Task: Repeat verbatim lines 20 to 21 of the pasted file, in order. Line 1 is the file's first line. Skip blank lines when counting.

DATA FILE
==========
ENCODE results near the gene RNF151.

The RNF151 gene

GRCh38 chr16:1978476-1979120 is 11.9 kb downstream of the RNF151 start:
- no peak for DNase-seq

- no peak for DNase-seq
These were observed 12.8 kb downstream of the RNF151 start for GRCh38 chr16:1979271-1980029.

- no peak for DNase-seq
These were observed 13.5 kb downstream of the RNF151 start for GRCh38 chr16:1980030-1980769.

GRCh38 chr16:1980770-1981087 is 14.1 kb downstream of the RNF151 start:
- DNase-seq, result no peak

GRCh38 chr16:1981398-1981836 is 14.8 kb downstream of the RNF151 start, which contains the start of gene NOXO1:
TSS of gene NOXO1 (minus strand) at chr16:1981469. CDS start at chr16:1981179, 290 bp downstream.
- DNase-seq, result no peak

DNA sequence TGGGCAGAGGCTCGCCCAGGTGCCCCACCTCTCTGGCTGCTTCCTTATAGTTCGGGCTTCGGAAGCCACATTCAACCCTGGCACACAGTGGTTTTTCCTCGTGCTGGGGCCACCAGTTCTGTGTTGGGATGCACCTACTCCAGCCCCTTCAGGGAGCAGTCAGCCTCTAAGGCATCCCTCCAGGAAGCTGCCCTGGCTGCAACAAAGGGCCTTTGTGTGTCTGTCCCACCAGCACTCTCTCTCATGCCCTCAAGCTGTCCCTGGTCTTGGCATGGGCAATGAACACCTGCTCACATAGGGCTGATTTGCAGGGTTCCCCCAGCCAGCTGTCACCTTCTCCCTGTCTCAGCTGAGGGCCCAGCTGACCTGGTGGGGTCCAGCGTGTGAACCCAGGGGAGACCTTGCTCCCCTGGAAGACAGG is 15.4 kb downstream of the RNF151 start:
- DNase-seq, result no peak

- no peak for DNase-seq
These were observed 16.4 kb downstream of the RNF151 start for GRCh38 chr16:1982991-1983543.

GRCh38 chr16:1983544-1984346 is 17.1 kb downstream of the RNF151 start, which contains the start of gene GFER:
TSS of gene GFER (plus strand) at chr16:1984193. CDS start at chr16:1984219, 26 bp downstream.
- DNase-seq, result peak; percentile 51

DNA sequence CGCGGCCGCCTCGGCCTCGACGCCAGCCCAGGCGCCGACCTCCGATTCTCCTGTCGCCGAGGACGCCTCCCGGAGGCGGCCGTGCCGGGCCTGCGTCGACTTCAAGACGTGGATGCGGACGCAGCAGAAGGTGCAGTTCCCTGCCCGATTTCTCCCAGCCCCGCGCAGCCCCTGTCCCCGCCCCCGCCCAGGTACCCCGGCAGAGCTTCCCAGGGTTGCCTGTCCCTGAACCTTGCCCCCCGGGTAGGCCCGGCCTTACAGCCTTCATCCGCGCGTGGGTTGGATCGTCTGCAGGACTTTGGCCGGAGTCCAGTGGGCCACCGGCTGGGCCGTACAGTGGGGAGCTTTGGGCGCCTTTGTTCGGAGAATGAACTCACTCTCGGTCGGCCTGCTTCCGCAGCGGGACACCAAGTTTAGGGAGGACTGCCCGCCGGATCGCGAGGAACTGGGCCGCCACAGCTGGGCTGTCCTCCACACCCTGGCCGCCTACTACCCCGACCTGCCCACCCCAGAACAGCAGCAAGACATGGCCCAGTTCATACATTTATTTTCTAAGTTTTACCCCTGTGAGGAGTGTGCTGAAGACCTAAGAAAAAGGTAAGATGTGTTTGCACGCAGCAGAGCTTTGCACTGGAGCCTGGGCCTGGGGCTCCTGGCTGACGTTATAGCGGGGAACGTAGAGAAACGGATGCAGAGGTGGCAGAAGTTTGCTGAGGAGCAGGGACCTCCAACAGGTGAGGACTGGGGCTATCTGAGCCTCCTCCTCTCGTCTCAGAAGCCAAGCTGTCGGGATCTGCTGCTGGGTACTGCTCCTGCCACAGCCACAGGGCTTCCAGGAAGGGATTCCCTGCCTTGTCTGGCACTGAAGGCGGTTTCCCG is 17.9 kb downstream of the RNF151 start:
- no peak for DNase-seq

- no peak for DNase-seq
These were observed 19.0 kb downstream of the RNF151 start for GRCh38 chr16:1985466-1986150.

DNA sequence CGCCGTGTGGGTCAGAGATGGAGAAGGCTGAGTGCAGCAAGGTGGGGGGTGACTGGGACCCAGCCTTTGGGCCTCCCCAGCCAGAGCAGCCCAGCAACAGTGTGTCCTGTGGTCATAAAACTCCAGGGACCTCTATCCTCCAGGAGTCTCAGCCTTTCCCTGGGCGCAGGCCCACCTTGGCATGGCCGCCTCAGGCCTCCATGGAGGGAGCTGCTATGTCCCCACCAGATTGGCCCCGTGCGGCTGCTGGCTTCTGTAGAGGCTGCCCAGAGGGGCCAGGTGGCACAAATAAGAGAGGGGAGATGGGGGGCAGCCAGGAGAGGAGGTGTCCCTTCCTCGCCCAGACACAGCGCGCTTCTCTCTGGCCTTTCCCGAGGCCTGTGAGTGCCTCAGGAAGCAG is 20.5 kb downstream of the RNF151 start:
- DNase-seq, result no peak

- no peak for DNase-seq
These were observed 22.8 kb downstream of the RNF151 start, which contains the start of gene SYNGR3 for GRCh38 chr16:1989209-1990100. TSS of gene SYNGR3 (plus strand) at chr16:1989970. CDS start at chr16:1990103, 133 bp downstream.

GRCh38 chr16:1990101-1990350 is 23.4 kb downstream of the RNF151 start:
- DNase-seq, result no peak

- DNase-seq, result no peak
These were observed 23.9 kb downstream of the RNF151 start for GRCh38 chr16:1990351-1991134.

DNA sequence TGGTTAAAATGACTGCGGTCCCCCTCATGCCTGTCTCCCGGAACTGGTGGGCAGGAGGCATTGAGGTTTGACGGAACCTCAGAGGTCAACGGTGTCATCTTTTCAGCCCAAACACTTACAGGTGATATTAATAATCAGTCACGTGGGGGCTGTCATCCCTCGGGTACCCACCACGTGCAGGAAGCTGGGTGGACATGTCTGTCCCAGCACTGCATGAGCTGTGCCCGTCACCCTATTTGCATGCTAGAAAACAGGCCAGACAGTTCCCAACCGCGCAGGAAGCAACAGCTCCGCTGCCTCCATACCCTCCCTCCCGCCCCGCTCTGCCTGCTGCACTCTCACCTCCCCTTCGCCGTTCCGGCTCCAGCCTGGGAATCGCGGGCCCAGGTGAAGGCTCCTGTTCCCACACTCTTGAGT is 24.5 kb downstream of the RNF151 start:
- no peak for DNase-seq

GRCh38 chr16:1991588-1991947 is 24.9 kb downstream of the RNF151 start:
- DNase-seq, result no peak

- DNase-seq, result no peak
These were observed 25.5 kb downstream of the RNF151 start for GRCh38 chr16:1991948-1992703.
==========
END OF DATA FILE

- DNase-seq, result peak; percentile 51

DNA sequence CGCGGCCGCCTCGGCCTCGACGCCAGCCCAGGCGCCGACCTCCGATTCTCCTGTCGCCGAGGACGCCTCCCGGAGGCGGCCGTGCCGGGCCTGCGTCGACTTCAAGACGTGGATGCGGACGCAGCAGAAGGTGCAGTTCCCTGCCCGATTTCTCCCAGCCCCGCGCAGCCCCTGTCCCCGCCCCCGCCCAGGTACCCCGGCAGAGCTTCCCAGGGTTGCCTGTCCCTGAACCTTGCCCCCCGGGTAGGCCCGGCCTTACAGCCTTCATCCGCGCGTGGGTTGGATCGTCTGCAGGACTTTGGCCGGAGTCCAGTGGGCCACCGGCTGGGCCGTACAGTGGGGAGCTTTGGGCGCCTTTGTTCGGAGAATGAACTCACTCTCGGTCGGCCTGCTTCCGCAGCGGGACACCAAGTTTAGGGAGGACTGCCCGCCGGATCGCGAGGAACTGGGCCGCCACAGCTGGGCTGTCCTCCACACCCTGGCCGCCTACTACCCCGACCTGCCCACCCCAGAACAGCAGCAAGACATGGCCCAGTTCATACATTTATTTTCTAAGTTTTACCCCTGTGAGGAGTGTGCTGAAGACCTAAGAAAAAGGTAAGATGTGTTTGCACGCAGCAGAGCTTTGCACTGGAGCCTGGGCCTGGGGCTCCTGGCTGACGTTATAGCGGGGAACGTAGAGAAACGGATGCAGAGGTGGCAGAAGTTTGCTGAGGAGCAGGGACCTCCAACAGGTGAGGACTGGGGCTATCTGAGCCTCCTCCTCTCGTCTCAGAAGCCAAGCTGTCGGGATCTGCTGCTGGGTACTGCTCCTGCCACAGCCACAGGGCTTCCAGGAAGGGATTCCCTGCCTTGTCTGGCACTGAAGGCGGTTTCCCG is 17.9 kb downstream of the RNF151 start: